The best part of their fight in the hallway is that Peggy calls up the spirit of her dead father and says that he would want her to be happy, even if it's living in sin with a Jew. Peggy's mother says that her father would think that she is stupid. It is women arguing over a man, competing for his love, even he's dead and gone. Speaking of which, what worries Peggy's mom the most is that Abe will leave her. She's concerned that, without the bond of marriage, he'll get sick of Peggy at some point and leave her old, alone, and worthless to other men. Then she advises Peggy to become a crazy old cat lady rather than living with some man who she's not married to. Oh, this is how a million Cathy cartoons are made. Thanks, Momma.
Next: Let's Be Friends[PAGEBREAK] Woman to Woman: I've always loved the relationship between Peggy and Joan, who are the closest thing we have to sisters on this show. The very first shot of the series is Joan showing Peggy around Sterling Cooper, acting as her guide and her mentor, trying to teach her about bedding an ad man to make her life as the wealthy wife of an ad exec. Of course, this is not Peggy's path and while she diverges from the plans that Joan and more traditional woman would have for her, she still needs their approval and guidance (note the dinner with her mother, we just discussed).
When Abe calls and asks Peggy to dinner, she initially assumes that he's going to dump her. She makes up the pretense of rescheduling a meeting so she can talk to Joan. What she really wants is to ask her advice. Joan says she sees a proposal on the horizon. ""I'm not you,"" Peggy says, setting herself apart from Joan, failing to see that men group all women together and don't hold the same distinctions between their station that women see among each other. Joan says that if he wanted to dump her, he'd just ignore her until she made him declare his hatred. She tells Peggy to go get a new dress and prepare her answer, advice Peggy takes.
After the dinner, Joan comes and asks Peggy how it went, genuinely concerned if only so that she can gossip about it in the office. Peggy says that they're going to move in together and starts to give it the hard sell to Joan, who would seemingly want Peggy to get married rather than ""shack up,"" as she calls it. Joan, while always the traditionalist, has changed thanks to her nontraditional arrangement with her husband, Dr. Rapist. Peggy says the ""piece of paper"" of marriage doesn't matter to her, and Joan agrees, saying that her ""piece of paper"" with Dr. Rapist means less to him than his ""piece of paper"" with the Army. Joan even calls Peggy ""brave,"" a rare compliment from the usually withholding Joan. It's nice to see Peggy getting support from her peers when she's not going to be getting it from her mother.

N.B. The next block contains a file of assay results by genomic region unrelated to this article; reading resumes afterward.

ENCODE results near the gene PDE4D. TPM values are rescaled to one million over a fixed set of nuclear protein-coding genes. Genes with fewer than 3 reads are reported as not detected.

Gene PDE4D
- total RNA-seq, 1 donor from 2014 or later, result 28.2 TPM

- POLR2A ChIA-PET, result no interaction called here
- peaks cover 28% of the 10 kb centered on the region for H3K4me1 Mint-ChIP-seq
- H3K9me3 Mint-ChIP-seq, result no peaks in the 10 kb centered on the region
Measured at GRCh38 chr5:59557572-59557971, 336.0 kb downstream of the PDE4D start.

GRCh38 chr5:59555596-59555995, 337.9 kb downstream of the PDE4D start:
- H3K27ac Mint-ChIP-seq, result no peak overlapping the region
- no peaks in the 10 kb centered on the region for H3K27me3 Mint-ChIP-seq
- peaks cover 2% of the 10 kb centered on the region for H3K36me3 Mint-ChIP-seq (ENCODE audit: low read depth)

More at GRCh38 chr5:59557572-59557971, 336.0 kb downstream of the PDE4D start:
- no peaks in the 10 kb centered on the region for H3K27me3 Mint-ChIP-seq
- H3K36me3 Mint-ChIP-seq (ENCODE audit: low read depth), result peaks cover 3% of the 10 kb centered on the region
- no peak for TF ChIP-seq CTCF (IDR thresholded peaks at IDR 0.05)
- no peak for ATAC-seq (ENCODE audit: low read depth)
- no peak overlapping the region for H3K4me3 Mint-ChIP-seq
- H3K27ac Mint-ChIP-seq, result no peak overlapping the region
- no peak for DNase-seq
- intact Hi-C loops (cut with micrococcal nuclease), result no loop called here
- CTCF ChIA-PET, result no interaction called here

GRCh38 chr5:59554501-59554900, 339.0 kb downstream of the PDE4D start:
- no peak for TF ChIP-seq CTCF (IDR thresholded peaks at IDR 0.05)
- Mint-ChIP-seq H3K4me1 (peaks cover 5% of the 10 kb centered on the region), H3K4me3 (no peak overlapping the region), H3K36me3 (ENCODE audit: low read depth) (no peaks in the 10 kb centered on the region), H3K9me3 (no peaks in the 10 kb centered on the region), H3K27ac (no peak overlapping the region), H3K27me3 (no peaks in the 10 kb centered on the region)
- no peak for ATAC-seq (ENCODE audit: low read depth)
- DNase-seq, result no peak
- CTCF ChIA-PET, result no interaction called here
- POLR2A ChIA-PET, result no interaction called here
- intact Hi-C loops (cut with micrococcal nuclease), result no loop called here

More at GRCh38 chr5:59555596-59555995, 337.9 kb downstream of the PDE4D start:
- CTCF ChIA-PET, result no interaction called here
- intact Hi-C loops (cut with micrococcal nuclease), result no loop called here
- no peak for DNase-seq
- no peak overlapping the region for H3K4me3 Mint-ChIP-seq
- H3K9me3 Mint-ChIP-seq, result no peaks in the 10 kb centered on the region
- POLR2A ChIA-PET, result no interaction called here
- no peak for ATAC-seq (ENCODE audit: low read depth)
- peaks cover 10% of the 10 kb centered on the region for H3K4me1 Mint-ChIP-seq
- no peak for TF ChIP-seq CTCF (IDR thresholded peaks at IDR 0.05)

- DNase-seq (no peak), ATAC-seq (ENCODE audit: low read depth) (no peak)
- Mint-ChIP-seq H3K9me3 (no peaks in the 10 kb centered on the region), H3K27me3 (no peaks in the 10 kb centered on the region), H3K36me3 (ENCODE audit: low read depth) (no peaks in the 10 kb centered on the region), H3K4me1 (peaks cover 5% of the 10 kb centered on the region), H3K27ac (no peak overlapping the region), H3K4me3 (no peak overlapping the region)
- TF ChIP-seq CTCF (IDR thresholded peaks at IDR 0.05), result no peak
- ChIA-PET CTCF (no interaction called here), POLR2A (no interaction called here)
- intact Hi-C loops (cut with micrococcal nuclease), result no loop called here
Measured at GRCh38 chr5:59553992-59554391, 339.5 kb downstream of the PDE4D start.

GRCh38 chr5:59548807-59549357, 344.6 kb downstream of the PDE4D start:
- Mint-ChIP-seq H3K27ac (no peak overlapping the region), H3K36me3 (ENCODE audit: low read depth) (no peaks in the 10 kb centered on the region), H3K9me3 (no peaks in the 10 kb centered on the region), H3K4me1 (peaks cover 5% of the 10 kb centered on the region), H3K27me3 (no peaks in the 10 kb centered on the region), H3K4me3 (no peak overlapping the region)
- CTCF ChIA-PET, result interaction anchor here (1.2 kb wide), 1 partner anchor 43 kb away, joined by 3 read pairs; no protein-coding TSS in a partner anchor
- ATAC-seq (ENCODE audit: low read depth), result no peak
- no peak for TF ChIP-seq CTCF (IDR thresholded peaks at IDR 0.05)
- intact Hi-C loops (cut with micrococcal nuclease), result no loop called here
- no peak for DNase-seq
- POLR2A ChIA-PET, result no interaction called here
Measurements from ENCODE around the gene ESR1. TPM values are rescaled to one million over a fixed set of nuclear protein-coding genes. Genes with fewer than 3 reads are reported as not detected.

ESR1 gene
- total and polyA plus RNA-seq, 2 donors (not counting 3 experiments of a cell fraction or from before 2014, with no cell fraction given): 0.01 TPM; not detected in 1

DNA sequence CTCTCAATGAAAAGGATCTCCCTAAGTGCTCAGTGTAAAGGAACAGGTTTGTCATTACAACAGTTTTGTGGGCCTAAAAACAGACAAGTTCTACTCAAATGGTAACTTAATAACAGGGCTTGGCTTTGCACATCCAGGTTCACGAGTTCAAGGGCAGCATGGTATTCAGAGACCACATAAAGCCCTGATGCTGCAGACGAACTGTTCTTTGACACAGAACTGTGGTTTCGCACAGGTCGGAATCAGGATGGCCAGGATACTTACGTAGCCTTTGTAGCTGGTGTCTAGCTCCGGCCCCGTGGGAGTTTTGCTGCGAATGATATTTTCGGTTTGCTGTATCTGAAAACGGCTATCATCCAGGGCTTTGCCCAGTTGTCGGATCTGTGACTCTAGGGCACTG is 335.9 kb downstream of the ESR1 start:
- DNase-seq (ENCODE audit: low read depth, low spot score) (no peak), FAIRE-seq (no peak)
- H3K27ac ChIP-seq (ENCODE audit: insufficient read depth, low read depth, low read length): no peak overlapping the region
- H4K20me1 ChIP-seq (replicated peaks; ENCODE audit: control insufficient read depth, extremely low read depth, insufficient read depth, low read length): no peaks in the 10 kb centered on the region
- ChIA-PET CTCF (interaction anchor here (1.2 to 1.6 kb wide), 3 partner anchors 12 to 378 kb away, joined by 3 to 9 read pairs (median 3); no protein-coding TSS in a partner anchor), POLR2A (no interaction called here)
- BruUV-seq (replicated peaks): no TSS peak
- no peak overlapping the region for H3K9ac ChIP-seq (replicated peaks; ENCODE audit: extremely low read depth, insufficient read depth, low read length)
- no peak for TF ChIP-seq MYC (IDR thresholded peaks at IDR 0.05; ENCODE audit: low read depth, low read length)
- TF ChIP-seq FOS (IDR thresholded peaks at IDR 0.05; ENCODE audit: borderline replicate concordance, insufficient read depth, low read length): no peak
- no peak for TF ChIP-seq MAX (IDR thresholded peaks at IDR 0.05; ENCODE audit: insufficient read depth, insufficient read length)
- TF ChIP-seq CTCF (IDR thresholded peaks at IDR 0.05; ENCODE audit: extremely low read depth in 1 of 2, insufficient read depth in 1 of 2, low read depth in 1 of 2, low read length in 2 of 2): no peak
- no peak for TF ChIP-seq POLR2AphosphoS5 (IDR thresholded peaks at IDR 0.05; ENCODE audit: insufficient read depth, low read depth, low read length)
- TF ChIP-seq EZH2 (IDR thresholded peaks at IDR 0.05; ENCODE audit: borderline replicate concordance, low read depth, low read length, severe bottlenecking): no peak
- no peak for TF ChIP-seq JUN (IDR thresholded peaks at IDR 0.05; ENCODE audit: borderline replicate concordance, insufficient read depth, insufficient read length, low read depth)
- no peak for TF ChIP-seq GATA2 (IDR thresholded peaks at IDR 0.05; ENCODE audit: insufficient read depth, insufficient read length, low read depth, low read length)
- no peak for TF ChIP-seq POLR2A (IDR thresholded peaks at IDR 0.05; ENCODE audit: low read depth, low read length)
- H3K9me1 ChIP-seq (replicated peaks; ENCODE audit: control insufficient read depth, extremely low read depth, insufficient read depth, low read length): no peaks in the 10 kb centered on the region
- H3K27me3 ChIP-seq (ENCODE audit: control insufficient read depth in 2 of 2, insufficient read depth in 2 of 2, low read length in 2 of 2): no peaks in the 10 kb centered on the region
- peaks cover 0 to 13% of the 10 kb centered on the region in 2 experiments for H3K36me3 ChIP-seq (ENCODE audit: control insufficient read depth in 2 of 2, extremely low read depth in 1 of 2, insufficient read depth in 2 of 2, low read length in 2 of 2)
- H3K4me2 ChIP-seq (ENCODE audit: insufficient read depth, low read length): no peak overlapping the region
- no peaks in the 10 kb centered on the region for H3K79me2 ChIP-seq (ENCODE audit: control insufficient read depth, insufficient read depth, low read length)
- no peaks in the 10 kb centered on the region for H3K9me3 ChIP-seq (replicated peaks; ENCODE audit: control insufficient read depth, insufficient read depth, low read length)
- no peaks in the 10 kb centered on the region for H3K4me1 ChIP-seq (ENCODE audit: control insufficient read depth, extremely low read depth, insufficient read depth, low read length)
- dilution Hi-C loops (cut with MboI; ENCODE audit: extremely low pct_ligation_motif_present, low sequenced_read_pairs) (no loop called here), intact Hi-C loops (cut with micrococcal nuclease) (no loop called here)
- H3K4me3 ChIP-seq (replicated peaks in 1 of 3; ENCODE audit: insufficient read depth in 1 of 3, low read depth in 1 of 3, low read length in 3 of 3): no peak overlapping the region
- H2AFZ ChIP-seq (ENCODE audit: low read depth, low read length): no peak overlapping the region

Shockingly, right after this, Peggy congratulates Megan on her job thinking up a commercial for Heinz and saving it at dinner with Don. I initially thought she'd be pissed an threatened, but Peggy, like a true feminist, sees what's good for one woman as what is good for all women. But still the difference in their paths is remarkably different, with Peggy having to work nights on creative projects after filling her days with administrative work while Megan just marches in, marries the boss, and moves to the top of the ladder. Still, Peggy says that this is the best the job gets, and to enjoy it. Peggy may not have a mentor of her own, but she's taking the first chance she can to pass the beans to more women coming up the line.
Next: All the Unhappy Couples[PAGEBREAK] Husbands and Wives: As much as the women are defined by their relationships to one another, still the relationship that matters the most and has the most impact is the relationships that they harbor with the men in the lives. Megan is finally showing herself to be an asset to Don. She comes up with the idea for the Heinz commercial and she charms Evil Heinz Rep Man's wife so much at dinner that she tells Megan in the powder room that Heinz is going to fire SCDP. Megan imparts this info to Don and then sets him up to make his pitch at dinner, which wins Heinz over and brings the business back in house. (A great moment was that after Megan saved the day for Don, Evil Heinz Rep Man shuts down his wife trying to convince him to take the pitch.)
After her performance, Don is so turned on by Megan that he needs to sleep with her right away. While he likes her as a mother, he also likes her as a coworker, but this is problematic. Don likes Megan the most when she's saving his ass, either as a babysitter or a copywriter. He doesn't love Megan for who she is, just what she can do for him.
Of course, since Megan is bound to become her mother, Megan and Don are fated to become just like Megan's parents. We learn that her father, Emile, has a long history of having affairs with the grad students that work for him and when he was rejected by a publisher, he was crying to his latest mistress, not his wife. (Didn't Don find solace with Sally's teacher when his brother died rather than talking to Betty about it?) When she discovers this she is pissed and attacks him with a passive aggressive swipe about how daughters want to see their fathers be successful. This sets off a row that takes them into the bedroom screaming at each other in French. Megan sits out in the hall, as we can imagine her doing as a little girl, and says that they fight like this occassionally, but they calm down. Now it makes sense why Megan fights with Don the way she does (and why she said, last week, that every fight they have diminishes them as a couple). She is just reenacting the pattern that her parents taught her, fighting and making up over and over, and ignoring that they are a horrible match for each other.